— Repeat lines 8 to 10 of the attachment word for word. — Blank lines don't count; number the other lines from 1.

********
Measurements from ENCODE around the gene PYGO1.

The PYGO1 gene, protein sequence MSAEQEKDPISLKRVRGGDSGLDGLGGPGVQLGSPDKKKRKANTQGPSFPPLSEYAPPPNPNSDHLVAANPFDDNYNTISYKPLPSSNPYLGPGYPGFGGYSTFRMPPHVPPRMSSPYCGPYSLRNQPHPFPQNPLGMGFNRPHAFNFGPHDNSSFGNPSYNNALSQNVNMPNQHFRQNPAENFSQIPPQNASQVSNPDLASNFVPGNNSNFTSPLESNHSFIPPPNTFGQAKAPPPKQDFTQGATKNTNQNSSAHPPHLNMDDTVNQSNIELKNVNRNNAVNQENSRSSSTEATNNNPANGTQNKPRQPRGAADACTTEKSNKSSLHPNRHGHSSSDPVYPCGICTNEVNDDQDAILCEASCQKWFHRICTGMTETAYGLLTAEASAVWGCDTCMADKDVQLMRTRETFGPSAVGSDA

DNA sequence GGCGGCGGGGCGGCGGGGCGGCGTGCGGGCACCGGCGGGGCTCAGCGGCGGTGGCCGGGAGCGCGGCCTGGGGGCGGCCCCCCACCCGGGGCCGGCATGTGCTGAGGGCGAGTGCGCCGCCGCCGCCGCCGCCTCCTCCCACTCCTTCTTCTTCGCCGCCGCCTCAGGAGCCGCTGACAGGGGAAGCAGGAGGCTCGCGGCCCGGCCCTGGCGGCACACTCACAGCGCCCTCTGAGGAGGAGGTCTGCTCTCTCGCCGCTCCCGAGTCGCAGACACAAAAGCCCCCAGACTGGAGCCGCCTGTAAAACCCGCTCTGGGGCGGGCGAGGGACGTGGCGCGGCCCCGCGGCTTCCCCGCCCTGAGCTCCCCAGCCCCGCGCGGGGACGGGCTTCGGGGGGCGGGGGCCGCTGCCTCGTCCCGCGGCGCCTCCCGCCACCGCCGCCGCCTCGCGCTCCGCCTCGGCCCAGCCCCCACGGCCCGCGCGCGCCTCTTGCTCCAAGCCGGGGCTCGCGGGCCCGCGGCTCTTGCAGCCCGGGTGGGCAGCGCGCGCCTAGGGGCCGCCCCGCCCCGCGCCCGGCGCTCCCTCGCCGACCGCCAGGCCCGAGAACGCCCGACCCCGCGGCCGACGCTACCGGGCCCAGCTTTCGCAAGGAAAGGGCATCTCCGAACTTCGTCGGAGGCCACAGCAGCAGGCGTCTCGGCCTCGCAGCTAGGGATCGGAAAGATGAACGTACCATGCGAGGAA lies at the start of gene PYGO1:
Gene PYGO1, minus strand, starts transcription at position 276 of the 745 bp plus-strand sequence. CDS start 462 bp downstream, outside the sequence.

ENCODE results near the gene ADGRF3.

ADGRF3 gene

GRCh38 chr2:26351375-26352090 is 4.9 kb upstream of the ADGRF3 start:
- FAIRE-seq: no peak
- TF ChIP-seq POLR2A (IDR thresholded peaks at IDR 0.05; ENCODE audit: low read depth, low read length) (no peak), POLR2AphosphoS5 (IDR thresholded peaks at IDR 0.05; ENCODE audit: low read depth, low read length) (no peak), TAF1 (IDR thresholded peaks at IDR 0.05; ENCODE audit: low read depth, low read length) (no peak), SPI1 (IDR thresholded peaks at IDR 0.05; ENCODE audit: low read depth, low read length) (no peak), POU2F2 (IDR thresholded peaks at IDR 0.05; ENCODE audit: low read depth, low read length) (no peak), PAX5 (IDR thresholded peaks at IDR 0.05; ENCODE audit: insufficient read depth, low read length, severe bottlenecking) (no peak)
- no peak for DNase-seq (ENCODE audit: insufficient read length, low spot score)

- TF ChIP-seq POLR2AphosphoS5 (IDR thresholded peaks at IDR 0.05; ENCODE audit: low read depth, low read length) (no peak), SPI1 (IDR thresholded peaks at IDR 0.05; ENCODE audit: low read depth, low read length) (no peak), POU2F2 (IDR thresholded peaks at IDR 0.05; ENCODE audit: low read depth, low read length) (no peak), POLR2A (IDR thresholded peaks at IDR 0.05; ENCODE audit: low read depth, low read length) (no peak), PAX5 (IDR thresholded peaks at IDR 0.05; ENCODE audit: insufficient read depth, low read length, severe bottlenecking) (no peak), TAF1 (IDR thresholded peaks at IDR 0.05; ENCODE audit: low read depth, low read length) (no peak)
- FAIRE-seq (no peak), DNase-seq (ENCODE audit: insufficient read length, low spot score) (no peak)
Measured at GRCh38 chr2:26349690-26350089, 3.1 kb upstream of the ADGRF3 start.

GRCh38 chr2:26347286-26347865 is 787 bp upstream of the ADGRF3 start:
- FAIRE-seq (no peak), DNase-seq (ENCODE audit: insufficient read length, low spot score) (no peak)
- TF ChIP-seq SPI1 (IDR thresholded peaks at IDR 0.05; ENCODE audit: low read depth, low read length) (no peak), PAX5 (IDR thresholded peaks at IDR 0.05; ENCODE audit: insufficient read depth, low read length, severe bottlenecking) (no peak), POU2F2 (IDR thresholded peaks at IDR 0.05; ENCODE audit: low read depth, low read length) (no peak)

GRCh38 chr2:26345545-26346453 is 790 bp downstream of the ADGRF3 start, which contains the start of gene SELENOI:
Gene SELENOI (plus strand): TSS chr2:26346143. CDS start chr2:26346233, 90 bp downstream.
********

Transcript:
- FAIRE-seq: no peak
- TF ChIP-seq POLR2A (IDR thresholded peaks at IDR 0.05; ENCODE audit: low read depth, low read length) (no peak), POLR2AphosphoS5 (IDR thresholded peaks at IDR 0.05; ENCODE audit: low read depth, low read length) (no peak), TAF1 (IDR thresholded peaks at IDR 0.05; ENCODE audit: low read depth, low read length) (no peak), SPI1 (IDR thresholded peaks at IDR 0.05; ENCODE audit: low read depth, low read length) (no peak), POU2F2 (IDR thresholded peaks at IDR 0.05; ENCODE audit: low read depth, low read length) (no peak), PAX5 (IDR thresholded peaks at IDR 0.05; ENCODE audit: insufficient read depth, low read length, severe bottlenecking) (no peak)
- no peak for DNase-seq (ENCODE audit: insufficient read length, low spot score)